On October 11, 2016, the United States Supreme Court granted certiorari in the matter of Johnson v. Midland Funding LLC, on appeal from the Eleventh Circuit Court of Appeals, in order to resolve whether a conflict exists between the Fair Debt Collection Practices Act (“FDCPA”) and the Bankruptcy Code. In Midland Funding, the appellate court found a debt collector to have violated the FDCPA by filing a proof of claim on time-barred debt in a Chapter 13 bankruptcy.
Under 15 U.S.C. § 1692e, a debt collector may not use any false, deceptive, or misleading representation or means in connection with the collection of any debt and, under 15 U.S.C. § 1692f, may not undertake to collect debts that are not permitted by law. Previously, in Crawford v. LVNV Funding, LLC, 758 F.3d 1254, 1261 (11th Cir. 2014), the Eleventh Circuit held that filing a proof of claim in a Chapter 13 bankruptcy for a debt that the creditor knows is time-barred constitutes a FDCPA violation.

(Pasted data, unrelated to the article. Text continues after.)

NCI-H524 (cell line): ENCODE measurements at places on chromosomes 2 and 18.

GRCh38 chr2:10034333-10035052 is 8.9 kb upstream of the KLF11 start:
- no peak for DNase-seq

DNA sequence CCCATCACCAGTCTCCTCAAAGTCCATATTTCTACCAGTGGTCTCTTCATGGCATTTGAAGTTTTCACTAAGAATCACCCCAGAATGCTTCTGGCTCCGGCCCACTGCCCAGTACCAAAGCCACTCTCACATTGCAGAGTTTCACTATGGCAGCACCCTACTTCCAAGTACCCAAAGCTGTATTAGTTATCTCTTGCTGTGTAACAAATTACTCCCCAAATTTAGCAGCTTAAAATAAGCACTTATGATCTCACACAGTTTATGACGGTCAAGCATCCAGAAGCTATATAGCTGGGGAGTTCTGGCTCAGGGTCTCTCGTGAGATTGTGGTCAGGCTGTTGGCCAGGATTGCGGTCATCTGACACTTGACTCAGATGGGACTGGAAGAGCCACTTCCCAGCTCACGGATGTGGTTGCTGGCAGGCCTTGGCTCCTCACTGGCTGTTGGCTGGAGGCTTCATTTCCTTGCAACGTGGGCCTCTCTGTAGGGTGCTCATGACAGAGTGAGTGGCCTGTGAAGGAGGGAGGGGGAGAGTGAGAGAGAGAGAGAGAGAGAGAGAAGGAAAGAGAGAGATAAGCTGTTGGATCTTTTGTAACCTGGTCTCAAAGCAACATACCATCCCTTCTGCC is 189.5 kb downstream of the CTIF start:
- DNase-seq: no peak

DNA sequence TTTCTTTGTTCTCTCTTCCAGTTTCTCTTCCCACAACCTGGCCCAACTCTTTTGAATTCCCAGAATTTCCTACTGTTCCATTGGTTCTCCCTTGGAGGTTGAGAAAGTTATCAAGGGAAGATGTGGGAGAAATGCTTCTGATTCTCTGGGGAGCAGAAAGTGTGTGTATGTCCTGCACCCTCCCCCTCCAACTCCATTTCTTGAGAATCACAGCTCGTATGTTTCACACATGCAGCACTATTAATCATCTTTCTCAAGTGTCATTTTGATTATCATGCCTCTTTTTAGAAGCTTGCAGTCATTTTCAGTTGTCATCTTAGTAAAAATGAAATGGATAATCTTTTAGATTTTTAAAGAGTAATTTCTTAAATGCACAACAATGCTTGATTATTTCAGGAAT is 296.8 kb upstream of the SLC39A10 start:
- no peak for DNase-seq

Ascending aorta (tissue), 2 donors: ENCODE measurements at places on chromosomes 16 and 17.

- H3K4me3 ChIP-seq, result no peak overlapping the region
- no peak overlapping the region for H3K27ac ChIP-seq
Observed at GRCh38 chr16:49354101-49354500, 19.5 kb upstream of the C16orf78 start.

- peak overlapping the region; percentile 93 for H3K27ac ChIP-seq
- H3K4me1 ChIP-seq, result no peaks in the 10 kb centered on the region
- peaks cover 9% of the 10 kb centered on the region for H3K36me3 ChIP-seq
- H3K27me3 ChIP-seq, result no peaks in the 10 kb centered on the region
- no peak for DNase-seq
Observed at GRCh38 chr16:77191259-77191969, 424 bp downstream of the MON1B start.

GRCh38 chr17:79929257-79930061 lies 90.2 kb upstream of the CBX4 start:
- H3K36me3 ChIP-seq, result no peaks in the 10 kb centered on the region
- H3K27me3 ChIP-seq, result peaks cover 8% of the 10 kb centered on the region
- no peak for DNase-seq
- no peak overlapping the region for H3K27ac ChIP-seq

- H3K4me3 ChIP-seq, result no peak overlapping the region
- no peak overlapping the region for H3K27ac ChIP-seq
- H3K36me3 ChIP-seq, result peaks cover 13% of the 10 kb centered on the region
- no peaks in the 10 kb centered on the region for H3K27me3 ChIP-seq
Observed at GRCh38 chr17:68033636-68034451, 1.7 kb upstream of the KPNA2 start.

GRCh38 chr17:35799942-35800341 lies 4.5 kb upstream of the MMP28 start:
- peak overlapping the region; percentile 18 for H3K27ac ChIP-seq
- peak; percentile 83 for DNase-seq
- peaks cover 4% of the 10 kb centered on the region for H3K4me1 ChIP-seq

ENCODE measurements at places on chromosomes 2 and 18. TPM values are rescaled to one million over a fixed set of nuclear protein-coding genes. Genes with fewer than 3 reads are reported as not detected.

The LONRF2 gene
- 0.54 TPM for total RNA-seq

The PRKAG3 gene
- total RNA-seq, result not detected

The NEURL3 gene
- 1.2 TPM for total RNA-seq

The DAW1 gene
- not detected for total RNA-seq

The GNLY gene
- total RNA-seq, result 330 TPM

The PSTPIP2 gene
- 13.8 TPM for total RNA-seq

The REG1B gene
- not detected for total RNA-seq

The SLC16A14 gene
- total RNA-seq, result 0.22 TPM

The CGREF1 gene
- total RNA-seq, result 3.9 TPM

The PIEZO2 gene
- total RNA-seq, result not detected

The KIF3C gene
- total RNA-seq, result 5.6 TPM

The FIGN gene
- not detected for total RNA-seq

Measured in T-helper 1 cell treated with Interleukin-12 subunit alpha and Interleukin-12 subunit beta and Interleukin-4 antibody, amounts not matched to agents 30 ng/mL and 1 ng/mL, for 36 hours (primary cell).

The Eleventh Circuit, however, did not address in Crawford the issue of whether the Bankruptcy Code preempts the FDCPA on this point. The Bankruptcy Code, as the Eleventh Circuit recognized, permits creditors to file proofs of claim on time-barred debt—and it therefore appears to be in possible conflict with the FDCPA.
The Eleventh Circuit revisited this issue in Midland Funding, and concluded that the Bankruptcy Code and the FDCPA were not in irreconcilable conflict. Instead, the court held that the Bankruptcy Code provides general protections against creditor misconduct, whereas the FDCPA provides “an additional layer” of protection with respect to creditors that are also governed by the FDCPA.
Midland Funding appeals on two bases: (1) whether the filing of an accurate proof of claim in bankruptcy on debt on that is time-barred violates that FDCPA, and (2) whether the Bankruptcy Code precludes the application of the FDCPA with respect to the issue of filing accurate proofs of claim on time-barred debt.